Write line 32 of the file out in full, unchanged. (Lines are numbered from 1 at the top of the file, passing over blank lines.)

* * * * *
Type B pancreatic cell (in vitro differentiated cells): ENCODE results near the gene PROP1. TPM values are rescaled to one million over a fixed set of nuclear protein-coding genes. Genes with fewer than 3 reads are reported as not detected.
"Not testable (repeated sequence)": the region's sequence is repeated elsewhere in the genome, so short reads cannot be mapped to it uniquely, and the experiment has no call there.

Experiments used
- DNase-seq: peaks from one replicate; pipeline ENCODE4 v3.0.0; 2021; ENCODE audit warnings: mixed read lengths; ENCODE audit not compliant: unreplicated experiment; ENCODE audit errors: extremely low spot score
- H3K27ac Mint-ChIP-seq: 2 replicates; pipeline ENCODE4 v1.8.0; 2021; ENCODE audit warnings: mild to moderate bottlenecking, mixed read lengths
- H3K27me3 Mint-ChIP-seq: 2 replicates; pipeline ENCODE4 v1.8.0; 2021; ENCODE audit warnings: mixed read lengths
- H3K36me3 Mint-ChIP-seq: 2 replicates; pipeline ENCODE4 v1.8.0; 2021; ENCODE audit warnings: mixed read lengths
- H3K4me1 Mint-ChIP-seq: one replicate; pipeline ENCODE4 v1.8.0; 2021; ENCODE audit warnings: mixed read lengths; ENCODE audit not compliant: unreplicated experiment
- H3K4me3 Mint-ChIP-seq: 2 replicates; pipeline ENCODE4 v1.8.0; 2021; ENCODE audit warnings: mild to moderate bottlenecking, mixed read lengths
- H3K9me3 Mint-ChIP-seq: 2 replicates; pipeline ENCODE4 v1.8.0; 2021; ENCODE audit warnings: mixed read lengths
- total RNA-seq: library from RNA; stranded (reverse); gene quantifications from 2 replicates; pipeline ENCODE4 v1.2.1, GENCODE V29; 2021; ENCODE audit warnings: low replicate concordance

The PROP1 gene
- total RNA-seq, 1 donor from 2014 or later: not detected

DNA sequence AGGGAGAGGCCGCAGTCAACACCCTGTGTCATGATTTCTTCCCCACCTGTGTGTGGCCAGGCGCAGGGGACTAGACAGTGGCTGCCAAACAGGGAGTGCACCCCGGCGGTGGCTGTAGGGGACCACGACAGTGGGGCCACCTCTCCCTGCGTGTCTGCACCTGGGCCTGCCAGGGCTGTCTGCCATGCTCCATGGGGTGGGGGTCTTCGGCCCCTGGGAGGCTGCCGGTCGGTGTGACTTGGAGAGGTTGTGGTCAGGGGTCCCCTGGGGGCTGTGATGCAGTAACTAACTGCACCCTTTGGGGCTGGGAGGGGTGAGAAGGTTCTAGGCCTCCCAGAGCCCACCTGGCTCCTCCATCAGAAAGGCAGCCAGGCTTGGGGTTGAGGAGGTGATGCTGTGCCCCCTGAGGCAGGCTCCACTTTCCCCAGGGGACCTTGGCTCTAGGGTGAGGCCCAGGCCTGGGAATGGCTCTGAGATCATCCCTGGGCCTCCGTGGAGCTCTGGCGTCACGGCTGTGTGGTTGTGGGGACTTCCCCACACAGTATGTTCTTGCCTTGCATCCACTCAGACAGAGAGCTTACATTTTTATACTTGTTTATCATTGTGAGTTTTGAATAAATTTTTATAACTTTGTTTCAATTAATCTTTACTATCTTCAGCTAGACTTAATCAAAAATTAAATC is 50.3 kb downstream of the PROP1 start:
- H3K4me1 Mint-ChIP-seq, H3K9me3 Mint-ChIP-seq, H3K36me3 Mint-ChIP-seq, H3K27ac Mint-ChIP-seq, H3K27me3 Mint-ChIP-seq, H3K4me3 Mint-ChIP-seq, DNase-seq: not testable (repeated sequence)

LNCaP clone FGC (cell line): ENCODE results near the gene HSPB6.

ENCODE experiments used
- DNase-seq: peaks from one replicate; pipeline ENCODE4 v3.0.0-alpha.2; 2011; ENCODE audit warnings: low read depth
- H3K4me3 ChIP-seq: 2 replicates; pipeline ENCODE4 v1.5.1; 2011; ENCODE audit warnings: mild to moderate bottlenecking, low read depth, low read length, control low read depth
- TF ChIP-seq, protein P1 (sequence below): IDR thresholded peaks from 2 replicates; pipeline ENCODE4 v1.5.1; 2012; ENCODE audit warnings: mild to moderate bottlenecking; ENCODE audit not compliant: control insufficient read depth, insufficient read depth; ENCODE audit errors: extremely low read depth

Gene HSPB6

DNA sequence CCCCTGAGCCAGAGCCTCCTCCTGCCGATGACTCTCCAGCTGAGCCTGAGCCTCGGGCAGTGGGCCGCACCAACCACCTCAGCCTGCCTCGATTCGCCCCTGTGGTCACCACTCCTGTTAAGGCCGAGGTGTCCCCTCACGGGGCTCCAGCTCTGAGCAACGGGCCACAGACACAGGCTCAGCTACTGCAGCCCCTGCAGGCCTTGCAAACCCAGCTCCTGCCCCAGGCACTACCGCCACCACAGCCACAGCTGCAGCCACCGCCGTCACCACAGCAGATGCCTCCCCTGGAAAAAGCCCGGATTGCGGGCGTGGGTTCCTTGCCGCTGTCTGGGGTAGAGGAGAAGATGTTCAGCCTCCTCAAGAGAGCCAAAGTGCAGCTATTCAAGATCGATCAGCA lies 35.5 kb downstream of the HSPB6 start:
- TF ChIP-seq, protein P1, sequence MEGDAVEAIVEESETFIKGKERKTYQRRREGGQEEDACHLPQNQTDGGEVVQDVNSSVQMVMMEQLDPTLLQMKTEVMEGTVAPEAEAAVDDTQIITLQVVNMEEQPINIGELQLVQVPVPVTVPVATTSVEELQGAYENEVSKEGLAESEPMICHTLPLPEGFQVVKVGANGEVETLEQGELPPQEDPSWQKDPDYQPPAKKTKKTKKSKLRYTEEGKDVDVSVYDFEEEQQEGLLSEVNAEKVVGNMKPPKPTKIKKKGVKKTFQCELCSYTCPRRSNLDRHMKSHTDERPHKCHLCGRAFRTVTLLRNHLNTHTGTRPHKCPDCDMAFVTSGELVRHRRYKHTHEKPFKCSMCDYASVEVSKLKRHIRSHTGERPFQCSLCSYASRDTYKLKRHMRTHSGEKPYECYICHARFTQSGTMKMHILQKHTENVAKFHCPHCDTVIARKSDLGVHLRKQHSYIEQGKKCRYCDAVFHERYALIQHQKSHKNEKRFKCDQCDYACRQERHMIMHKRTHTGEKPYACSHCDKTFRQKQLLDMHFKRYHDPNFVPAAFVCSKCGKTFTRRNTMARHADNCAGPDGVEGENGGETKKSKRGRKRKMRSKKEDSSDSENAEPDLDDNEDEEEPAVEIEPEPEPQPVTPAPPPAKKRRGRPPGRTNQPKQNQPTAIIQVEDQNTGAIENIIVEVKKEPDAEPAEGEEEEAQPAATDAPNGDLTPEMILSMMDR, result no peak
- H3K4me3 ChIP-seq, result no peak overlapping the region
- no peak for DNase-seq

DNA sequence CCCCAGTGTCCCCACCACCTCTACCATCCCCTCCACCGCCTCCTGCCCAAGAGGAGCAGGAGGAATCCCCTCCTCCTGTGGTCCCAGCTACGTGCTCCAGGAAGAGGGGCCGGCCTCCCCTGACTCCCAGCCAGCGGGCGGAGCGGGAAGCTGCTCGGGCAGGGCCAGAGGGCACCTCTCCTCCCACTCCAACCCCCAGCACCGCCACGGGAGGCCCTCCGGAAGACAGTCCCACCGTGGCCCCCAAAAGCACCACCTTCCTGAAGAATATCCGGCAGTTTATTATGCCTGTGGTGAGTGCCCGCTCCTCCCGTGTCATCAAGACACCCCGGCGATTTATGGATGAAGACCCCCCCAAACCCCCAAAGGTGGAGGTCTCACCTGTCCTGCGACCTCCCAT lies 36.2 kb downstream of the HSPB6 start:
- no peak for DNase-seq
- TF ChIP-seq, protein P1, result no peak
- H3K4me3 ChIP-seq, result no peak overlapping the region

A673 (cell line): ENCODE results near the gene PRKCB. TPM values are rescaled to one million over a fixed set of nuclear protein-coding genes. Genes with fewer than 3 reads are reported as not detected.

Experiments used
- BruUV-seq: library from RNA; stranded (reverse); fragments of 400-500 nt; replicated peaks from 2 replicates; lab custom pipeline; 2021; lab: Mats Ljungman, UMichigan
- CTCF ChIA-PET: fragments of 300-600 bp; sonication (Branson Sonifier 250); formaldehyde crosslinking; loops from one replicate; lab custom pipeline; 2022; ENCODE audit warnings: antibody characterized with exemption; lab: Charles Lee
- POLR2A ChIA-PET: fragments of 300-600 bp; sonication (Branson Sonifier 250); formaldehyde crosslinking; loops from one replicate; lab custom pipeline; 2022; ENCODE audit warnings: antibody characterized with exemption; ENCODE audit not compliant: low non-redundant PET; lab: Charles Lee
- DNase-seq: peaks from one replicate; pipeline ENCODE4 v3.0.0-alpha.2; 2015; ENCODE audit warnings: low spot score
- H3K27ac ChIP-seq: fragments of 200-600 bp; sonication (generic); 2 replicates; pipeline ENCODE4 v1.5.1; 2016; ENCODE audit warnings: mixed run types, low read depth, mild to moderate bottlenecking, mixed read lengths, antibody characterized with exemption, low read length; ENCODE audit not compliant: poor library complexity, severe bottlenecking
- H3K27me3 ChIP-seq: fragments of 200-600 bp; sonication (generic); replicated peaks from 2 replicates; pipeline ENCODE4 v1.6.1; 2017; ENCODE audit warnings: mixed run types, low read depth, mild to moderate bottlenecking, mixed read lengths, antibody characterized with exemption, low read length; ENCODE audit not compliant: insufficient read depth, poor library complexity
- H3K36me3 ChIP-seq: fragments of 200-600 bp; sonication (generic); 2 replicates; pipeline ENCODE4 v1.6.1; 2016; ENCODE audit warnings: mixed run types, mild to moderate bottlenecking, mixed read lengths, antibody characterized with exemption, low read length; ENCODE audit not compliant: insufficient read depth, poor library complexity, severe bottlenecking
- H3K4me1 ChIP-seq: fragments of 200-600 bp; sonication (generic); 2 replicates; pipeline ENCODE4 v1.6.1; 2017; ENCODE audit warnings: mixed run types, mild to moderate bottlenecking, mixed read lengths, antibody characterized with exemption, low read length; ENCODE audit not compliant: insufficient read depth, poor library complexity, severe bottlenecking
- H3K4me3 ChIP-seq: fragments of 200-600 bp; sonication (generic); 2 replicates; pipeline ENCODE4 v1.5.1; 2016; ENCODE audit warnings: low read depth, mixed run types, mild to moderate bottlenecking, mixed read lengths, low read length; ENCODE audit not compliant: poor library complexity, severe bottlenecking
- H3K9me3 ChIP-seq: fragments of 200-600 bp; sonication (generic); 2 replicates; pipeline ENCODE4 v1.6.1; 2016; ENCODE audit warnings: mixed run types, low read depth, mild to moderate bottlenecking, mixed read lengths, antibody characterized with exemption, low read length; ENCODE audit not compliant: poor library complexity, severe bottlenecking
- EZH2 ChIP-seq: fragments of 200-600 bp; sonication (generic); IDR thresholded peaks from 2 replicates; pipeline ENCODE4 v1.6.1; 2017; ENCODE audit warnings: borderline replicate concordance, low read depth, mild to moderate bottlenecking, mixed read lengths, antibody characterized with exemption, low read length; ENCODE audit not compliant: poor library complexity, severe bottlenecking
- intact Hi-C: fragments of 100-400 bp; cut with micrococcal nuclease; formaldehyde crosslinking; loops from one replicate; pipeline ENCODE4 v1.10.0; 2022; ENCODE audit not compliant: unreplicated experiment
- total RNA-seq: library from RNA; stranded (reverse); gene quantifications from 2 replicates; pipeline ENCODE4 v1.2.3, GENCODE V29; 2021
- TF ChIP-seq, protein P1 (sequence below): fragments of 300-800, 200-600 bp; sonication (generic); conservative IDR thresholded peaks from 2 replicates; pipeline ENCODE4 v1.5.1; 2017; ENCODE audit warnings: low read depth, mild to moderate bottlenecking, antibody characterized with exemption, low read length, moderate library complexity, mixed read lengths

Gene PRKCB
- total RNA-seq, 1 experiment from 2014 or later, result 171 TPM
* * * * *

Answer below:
- BruUV-seq: library from RNA; stranded (reverse); fragments of 400-500 nt; replicated peaks from 2 replicates; lab custom pipeline; 2021; lab: Mats Ljungman, UMichigan